c a p i t a l market? The Fr ench, Br i t i s h, and t h e Sovi e t Union
are
not
l i ke l y'
t o
agr ee t o h a l t
sales
of weapons, e s p e c i a l l y
as
t h e Sovi e t
Union needs t h e har d cur r ency and t h e European na t i ons need t h e
sales
t o mai nt ai n
a
def ens e pr oduct i on bas e which
i s
economi cal l y
vi a bl e. The
U.S.
p o l i c y
of
arms
s a l e s r e duc t i ons i n La t i n American
c o u n t r i e s which r e s u l t e d i n
$ 2
b i l l i o n i n
sales
by t h e Br i t i s h and
French, and Per u t ur ni ng
t o
t h e USSR f o r equi pment s houl d be an
adequat e example
of
t h e consequences f ol l owi ng
a
U.S.
wi t hdr awal
from t h e
arms
market. 13
Expor t c o n t r o l s on
arms sales
and t h e p o s s i b l e u n i l a t e r a l
CONCL US I ONS A ND I M P L I C A T I O N S
The l e g i s l a t i v e and pol i c y a c t i o n s sur veyed above do not pro-
vi de
a
compl et e i nvent or y
of
e x i s t i n g
U.S.
e xpor t c o n t r o l p o l i c i e s.
For exampl e, t h e U.S. c u r r e n t l y embargoes t r a d e wi t h Cuba, Vietnam,
Cambodia, Nor t h
Korea,
Rhodesi a, and Uganda. However, from t h e
summary a n a l y s i s pr e s e nt e d s e v e r a l concl us i ons can
be
st at ed.
t h e U.S. merchandi se t r a d e bal ance
i s
c ont i nui ng t o d e t e r i o r a t e
wi t h no evi dence t h a t c ondi t i ons
w i l l
change f o r t h e b e t t e r under
c u r r e n t U.S. r e g u l a t i o n s and p o l i c i e s. The r e c e n t pol i c y
st at e-
ment by t h e Pr e s i de nt o f f e r s hope f o r improvement,
b u t
even i f i m-
pl ement ed h i s a c t i o n s merel y r e pr e s e nt s t opgap measures wi t h l i mi t e d
t emporary b e n e f i t s. Moreover,
some
el ement s of h i s'p o l i c y s t a t e me nt
are
so
ge ne r a l l y s t a t e d t h a t
it
is
d i f f i c u l t
t o
det er mi ne what
t h e i r
real
i mpact mi ght be.
The f i r s t and
m o s t
obvi ous poi nt which must be accept ed
i s
t h a t
Secondl y,
it is
cl ear
t h a t t h e r e
are
t o o many s e p a r a t e pi e c e s
of l e g i s l a t i o n and t o o many government al a ge nc i e s, commi ssi ons, and
t h e l i k e wi t h d i v e r s e r e gul a t or y powers a f f e c t i n g
U.S.
e xpor t s.
13.
For
a detailed examination of
U.S.
a m
sales
i n
a specific region, see
Heritage Backgrounder No.
36,
"Limiting
Arms
Sales and the Iranian
AWACS
Pro-
posal,
''
September
20
,
1977.
18
I
The
s pl i nt er ed monitoring of expor t cont r ol s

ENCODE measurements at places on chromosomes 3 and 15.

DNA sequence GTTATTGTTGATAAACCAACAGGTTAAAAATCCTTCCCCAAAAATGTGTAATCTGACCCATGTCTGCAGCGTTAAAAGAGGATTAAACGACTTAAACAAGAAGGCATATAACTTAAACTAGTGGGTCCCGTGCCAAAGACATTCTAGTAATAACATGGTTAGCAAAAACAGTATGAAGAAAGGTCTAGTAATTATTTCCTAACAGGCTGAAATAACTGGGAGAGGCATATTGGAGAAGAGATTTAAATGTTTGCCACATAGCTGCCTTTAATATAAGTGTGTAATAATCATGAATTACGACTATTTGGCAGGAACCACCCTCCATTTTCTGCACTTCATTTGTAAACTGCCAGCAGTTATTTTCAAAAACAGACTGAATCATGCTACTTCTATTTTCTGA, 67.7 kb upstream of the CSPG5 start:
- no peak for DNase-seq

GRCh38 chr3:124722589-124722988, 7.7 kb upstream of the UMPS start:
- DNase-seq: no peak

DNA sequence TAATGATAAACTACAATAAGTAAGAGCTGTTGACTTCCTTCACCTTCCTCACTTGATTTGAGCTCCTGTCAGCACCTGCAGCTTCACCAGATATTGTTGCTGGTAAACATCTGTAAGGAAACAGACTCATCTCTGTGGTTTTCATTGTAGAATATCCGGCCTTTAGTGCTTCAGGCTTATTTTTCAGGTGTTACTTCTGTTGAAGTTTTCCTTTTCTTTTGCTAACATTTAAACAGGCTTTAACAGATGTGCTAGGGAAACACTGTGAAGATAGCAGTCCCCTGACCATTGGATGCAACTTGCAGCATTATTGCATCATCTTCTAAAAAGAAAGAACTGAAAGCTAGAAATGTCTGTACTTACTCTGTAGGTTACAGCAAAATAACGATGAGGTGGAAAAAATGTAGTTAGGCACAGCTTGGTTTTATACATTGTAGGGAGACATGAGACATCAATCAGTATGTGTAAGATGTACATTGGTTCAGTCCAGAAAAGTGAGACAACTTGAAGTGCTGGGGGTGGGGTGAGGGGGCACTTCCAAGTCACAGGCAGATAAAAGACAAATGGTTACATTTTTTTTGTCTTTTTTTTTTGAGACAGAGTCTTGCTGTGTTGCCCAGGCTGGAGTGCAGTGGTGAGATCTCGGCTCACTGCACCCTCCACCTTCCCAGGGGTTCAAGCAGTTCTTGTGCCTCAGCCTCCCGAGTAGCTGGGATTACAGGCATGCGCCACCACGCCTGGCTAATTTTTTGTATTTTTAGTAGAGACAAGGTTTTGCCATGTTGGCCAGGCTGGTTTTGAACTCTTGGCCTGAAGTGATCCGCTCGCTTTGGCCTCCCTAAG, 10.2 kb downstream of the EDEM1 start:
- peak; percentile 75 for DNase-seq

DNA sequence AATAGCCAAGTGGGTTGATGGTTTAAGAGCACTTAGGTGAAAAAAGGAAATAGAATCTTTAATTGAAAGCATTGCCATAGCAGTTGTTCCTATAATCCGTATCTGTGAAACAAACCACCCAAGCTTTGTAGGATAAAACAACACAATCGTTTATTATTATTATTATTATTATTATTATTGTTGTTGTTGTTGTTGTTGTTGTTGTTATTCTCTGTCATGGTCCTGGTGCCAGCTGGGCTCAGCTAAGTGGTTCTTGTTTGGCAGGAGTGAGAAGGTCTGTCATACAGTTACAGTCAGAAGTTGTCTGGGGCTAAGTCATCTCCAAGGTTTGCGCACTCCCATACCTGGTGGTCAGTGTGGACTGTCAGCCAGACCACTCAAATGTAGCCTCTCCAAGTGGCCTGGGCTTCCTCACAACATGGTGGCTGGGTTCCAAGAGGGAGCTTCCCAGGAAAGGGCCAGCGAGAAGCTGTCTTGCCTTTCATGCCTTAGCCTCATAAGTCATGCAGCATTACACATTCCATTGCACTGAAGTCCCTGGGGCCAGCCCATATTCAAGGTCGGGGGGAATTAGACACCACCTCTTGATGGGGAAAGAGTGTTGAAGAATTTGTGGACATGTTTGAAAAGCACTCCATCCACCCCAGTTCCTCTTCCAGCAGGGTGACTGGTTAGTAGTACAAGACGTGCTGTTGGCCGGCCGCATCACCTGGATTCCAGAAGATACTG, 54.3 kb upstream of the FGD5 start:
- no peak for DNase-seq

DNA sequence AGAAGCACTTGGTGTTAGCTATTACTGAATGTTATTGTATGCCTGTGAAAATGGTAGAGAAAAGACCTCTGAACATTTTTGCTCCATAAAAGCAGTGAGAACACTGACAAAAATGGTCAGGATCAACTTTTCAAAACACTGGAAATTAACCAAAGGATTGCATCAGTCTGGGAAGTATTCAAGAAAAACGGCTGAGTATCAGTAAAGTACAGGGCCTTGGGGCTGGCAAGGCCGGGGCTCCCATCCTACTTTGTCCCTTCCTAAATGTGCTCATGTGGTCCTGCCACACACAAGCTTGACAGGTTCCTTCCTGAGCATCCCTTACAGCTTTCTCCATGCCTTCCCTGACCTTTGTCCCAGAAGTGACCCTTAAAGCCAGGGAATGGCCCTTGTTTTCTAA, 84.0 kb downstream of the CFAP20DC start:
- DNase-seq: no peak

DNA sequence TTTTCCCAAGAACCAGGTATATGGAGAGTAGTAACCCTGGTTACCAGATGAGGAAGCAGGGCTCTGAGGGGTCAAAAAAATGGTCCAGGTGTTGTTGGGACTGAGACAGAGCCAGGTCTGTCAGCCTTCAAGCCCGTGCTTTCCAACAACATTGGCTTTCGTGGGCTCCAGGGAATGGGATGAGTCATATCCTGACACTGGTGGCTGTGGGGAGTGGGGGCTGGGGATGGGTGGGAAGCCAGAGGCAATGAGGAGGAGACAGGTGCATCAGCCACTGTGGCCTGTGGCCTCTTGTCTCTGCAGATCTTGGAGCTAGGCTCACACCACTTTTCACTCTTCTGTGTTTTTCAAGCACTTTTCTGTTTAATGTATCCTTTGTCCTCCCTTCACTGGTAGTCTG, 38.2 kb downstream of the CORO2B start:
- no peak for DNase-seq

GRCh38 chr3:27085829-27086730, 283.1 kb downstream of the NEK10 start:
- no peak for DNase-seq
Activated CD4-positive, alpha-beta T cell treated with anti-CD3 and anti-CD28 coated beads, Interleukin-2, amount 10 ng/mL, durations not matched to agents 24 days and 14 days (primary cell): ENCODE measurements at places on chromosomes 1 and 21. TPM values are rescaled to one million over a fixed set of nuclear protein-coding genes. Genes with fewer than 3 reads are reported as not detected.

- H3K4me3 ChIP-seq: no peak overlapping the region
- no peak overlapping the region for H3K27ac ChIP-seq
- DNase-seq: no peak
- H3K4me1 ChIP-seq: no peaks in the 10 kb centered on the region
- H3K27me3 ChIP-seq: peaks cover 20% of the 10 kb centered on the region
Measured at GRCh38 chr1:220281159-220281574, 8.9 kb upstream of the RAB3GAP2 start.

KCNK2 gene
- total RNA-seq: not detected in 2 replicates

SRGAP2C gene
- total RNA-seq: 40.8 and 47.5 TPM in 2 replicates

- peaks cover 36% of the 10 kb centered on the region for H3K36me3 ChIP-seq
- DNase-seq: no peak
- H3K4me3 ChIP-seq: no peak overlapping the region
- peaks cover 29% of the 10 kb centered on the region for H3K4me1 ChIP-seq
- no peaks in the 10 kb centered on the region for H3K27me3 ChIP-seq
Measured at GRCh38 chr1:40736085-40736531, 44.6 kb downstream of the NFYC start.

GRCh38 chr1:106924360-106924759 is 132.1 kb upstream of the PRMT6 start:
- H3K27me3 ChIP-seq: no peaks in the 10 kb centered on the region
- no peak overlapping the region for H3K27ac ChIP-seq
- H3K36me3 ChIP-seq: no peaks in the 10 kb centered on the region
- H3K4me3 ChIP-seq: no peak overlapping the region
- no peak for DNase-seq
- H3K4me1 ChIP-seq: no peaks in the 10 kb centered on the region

i s
demonstrated by
t he
1
Secr et ar y of Agr i cul t ur e having r es pons i bi l i t y
for
expor t s
of
agri-
\
c ul t ur a l
commodities,
t he
Department of
State
watching
t he
exporta-
I
t i on of s t r a t e g i c
and
wa r
material,
t he Nuclear Regulatory Commission
I
surveyi ng nucl ear energy
material
expor t s, and t he
Federal
Power
Commission r egul at i ng nat ur al gas and electrical energy export s.
Thi s hi ghl y fragmented s i t ua t i on r e s ul t s i n an uncoordinated ar r ay
of requirements which col l ect i vel y
creates.a
major.barrier t o ex-
por t t r ade.
A
November
1977
survey conducted by t he I ndust r y and
Trade
Commission of t h e Department of Commerce s ubs t ant i at ed
t h i s
by s o l i c i t i n g opi ni ons
f r o m
a random sample of nation-wide indus-
tries,
concerning t he impediments t hey encounter i n t h e i r expor t
a c t i vi t i e s.
A
t ot al
of
1596
impediments
were
mentioned, and of
t hose
40
percent
were
l i st ed
as
induced by t he
U.S.
government.
Included i n
t h i s
l i st
of government-induced impediments
we r e
the
following: del ays due t o bur eaucr at i c procedures, boycot t of
U.S.
goods, l ack of
U.S.
government f i nanci ng and i ncent i ves, t he
U.S.
tax
s t r uct ur e, and s pe c i f i c expor t procedures.
1 4
I
Q
The di s per s i on
of
r egul at or y aut hor i t y among t he many agenci es
of
t h e government and
the
impediments r e s ul t i ng t herefrom
works
in-
opposi t i on t o t he achievement of what Warren Chri st opher, Deputy
Secr et ar y
of
State,
pronounced as
the
U.S.
pol i cy
towards
expor t s.
I n a
November
13,
1978
speech Chri st opher
st at ed
For
t he va s t maj or i t y of our expor t s,
we
have onl y
Qne
basic
f or ei gn pol i cy, t o encourage and assist them.
For
expor t s,
there
are
no
other